Saturday, June 09, 2007

Imperial Prostration?

From a New York Review of Books article about a new book, Nemesis: The Last Days of the American Republic by Chalmers Johnson.

Johnson is deadly earnest when he draws a parallel with Rome. He swats aside the conventional objection that, in contrast with both Romans and Britons, Americans have never constructed colonies abroad. Oh, but they have, he says; it's just that Americans are blind to them. America is an "empire of bases," he writes, with a network of vast, hardened military encampments across the earth, each one a match for any Roman or Raj outpost. Official figures speak of 737 US military bases in foreign countries, adding up to an armed American presence, whether large or small, in 132 of the 190 member states of the United Nations.

Johnson reckons the number is actually higher, if one includes those bases about which the Pentagon is coy. The 2005 Base Structure Report (177 page pdf) omits to mention, for example, garrisons in Kosovo, as well as bases in Afghanistan, Iraq, Israel, Kyrgyzstan, Qatar, and Uzbekistan, even though it is well known that the US established a vast presence in both the Persian Gulf and Central Asia after September 11. (Admittedly, the US was evicted from its base in Uzbekistan in 2005.) Nor does the Pentagon ledger include the extensive military and espionage installations it maintains in Britain, estimated to be worth some $5 billion, since these are nominally facilities of the Royal Air Force. "If there were an honest account, the actual size of our military empire would probably top 1,000 different bases overseas, but no-one -- possibly not even the Pentagon -- knows the exact number for sure," writes Johnson. Intriguingly, he notes that the thirty-eight large and medium-sized US facilities around the world, mostly air and naval bases, match almost exactly both the thirty-six naval bases and army garrisons Britain maintained at its imperial peak in 1898 and the thirty-seven major sites used by the Romans to police the empire from Britannia to Egypt, Hispania to Armenia in 117 AD. "Perhaps," muses Johnson, "the optimum number of major citadels and fortresses for an imperialist aspiring to dominate the world is somewhere between thirty-five and forty."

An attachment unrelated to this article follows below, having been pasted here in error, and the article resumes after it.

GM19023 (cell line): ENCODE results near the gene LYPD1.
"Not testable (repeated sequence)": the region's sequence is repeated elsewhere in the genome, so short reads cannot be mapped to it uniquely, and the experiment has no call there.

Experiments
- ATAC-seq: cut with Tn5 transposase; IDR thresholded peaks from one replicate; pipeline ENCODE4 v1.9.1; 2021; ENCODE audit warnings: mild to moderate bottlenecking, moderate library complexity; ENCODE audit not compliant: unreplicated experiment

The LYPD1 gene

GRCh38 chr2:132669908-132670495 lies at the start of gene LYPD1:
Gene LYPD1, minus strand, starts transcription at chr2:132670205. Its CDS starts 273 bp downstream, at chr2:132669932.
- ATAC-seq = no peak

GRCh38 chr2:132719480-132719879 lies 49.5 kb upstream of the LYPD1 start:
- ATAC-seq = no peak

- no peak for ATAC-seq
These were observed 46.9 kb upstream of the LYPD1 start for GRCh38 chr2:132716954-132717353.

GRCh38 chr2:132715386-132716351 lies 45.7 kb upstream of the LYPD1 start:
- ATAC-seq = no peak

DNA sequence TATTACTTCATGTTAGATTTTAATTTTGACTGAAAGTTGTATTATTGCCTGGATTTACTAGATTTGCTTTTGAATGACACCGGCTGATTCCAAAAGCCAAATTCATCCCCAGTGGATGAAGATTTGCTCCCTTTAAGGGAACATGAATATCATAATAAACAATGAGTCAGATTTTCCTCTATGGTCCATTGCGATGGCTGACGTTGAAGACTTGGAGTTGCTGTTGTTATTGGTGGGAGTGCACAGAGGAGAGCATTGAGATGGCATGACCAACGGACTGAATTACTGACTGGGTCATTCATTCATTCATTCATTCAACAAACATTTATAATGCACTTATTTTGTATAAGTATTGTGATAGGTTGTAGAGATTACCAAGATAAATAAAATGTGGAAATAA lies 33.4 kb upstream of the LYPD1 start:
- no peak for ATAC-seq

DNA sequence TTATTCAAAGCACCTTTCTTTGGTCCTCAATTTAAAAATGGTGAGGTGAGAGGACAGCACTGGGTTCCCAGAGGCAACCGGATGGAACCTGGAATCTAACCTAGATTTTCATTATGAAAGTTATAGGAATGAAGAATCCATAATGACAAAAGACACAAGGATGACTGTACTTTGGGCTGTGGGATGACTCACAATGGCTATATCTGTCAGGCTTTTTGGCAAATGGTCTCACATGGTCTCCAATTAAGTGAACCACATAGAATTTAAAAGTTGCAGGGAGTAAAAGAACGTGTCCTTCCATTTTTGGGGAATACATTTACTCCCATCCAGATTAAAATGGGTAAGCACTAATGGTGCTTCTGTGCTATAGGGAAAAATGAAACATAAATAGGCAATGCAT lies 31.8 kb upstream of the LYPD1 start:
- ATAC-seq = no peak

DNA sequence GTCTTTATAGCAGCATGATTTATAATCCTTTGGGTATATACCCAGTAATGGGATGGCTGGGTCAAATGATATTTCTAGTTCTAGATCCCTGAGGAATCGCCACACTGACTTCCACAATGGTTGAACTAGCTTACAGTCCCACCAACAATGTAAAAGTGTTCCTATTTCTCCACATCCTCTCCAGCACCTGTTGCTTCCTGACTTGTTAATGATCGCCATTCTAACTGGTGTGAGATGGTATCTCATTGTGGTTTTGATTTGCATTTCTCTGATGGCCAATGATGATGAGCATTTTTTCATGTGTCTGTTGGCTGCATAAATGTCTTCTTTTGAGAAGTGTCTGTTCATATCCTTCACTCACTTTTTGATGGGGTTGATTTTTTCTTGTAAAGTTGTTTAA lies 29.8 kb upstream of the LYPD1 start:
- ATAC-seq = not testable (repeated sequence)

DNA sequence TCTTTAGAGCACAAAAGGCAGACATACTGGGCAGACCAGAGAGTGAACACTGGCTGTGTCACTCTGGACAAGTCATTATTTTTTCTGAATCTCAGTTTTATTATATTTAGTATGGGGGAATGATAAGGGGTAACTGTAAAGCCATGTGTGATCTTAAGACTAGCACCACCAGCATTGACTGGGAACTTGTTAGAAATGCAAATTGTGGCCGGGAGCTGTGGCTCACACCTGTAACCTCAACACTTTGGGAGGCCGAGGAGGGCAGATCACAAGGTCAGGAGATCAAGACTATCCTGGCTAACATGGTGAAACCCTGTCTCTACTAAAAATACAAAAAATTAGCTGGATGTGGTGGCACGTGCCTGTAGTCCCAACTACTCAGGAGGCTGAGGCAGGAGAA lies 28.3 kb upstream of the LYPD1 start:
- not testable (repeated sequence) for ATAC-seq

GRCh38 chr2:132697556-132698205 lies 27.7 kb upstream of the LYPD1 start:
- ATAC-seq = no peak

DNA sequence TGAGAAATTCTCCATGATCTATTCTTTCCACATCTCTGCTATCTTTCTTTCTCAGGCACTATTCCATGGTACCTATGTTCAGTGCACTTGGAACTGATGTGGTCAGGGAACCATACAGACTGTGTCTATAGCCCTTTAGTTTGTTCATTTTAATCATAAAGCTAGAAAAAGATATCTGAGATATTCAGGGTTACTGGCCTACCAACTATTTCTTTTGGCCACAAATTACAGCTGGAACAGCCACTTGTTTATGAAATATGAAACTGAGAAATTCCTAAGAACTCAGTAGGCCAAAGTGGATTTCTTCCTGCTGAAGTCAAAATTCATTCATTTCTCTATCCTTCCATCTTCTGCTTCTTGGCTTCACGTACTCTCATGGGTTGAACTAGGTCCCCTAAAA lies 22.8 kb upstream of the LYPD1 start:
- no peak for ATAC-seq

I have Johnson's book in front of me, and must say I was a bit taken aback when -- as early as the bottom of page two -- clownishness reared it's distracting head. On that page, the author writes that on the morning of September 11, 2001, he and his "friends and colleagues" were searching their "blowback"-obsessed minds for a likely culprit.

They agreed that it had to be Chileans because it was the anniversary of the 1973 overthrow of Salvador Allende.

I put the book aside at that point. This was a number of days ago. Since the rest of the book looks promising, I do plan to go ahead and finish reading it.



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